I have been shooting aerial photography in Melbourne and Australia from a Cessna 172 with great success for many years. People have said to me that you can't get the same results from a fixed wing as you can from a helicopter, but I disagree. Although in some scenarios a helicopter is the only option, the Cessna will do the job on most shoots. I have spent so much time flying in these little airplanes I just love them, they are so reliable and easy to fly even I have landed one a few times, under instruction of course.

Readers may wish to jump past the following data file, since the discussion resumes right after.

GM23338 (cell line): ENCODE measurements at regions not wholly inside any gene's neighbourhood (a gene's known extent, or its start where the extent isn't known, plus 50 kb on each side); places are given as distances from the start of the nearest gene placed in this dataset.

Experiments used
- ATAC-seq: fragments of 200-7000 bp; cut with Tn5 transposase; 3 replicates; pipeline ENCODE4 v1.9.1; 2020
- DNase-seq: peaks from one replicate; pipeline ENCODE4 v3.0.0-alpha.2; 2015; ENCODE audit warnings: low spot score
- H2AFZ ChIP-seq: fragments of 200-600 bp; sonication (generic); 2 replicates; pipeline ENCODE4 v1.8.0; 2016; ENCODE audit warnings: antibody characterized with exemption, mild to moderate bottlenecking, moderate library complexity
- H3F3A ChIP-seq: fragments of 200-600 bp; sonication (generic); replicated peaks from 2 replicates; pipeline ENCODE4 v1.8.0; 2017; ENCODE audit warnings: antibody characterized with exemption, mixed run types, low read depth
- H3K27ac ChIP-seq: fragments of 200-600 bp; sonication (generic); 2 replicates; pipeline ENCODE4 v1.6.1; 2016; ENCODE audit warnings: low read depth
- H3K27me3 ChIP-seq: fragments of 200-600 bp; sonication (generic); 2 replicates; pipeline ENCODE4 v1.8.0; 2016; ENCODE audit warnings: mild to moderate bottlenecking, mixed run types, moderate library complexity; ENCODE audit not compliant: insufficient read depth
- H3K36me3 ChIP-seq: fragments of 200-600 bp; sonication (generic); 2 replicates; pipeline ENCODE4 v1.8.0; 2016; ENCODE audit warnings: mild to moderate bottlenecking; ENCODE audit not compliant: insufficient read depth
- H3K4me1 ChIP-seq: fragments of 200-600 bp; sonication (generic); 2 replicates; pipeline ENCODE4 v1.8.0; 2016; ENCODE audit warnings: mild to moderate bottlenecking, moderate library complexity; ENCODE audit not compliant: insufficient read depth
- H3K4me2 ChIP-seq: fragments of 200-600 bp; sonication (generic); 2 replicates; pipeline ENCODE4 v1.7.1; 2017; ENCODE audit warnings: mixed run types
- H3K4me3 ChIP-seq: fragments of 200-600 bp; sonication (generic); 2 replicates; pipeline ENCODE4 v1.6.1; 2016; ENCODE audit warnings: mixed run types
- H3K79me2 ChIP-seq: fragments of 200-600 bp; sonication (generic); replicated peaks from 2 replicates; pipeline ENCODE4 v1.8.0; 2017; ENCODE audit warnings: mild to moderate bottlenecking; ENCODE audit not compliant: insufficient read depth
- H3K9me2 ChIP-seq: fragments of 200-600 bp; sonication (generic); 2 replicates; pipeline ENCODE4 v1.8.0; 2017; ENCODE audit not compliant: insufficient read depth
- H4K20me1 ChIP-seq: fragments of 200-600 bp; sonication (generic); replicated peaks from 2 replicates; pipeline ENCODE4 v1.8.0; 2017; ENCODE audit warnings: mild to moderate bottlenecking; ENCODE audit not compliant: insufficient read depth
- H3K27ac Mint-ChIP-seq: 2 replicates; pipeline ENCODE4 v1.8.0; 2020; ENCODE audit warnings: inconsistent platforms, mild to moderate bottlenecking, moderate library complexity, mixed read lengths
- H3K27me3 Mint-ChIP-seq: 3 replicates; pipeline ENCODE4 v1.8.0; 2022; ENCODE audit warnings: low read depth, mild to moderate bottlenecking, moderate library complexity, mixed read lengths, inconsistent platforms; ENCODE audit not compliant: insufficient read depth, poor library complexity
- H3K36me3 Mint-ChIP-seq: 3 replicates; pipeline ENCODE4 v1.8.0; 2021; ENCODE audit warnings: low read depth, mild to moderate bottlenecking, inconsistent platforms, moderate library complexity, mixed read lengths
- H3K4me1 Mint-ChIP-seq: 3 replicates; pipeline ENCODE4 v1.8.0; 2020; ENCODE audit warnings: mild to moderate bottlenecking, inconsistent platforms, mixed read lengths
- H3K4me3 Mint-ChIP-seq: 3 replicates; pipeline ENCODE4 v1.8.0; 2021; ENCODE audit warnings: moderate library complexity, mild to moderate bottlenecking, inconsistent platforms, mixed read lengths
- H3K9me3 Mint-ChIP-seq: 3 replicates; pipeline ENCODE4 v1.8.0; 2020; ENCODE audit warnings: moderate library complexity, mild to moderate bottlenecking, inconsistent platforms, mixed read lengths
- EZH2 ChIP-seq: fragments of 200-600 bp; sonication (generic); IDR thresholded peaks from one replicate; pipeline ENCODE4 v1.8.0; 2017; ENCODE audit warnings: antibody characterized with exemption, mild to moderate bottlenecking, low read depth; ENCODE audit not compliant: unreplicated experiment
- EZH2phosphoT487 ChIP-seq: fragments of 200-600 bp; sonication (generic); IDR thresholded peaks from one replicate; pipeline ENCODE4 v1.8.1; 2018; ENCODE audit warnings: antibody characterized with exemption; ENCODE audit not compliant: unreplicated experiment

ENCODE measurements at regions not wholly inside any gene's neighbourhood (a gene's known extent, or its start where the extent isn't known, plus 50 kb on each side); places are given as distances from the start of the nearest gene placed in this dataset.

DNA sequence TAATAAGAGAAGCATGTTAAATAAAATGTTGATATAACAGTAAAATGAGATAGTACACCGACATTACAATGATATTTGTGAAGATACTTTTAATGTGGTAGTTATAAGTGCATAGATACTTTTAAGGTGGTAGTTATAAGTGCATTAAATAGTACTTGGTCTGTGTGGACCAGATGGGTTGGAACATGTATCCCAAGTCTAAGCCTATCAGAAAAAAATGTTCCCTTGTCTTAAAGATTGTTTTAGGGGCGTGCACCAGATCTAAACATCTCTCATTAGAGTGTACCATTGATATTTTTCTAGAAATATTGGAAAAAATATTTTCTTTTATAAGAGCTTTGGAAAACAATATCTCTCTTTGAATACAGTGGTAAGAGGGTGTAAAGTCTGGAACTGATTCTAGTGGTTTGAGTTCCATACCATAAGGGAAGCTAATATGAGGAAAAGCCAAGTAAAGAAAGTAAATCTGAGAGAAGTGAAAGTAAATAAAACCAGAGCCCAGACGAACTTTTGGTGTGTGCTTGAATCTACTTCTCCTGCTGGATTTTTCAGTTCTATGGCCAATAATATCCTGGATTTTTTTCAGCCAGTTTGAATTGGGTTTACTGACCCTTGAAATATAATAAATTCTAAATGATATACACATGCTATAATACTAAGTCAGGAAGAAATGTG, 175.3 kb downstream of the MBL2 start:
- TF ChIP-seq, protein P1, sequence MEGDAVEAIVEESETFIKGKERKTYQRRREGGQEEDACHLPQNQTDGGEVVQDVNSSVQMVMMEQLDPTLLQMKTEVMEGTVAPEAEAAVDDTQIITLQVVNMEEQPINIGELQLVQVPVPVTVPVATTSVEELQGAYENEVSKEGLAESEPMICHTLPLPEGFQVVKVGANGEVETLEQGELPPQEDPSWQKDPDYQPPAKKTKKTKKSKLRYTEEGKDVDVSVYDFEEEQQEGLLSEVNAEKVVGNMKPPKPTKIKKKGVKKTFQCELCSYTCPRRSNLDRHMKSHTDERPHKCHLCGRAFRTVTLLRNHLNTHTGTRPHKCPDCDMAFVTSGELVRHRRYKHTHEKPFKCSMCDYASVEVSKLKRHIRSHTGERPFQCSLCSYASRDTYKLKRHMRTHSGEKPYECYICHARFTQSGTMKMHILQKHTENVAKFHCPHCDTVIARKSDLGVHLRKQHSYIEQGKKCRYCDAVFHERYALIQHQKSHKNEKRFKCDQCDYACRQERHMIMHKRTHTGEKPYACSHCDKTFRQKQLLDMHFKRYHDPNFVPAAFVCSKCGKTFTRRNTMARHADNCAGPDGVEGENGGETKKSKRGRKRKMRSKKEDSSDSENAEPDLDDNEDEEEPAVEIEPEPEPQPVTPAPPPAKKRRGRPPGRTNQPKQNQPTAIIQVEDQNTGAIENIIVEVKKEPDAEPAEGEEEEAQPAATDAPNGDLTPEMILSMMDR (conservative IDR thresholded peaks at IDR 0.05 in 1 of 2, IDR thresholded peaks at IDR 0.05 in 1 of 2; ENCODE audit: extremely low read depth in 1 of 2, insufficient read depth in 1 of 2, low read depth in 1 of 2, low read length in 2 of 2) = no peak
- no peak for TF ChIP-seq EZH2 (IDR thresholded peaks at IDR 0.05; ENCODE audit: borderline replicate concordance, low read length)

So, what I am going to do now is explain a few things that make your aerial photography flight a success and get the shots you need to get. The first thing I always do is to set up my camera gear, I usually place my camera bag on the rear seat behind the passenger seat. I have a camera bag backpack, a Crumpler to be exact that I can leave open by lifting the back up. I can then leave my cameras and lens within arms reach for easy access. If it is a short flight I sometimes leave my gear on the floor in the rear of the plane between me and the pilot. This way I can reach down and grab my camera when needed. Of course, whenever you are shooting with the window open you should always use a camera strap! I have tried lots of camera straps but find most of them so bulky and too long. There is enough going on once airborne and being tangled up with camera straps is not what you need. I have a dog that I train with a whistle, unfortunately the whistle no longer has a lanyard as I use this as a camera strap while in the air. It is strong enough and all you need to secure the camera, just don’t tell all those camera strap folks. The only place I don’t use this type of lanyard is when in a helicopter as the door is off for the whole flight and you want the camera to be very secure. I will talk some more about pre-flight preparation and working in control zones in my next post.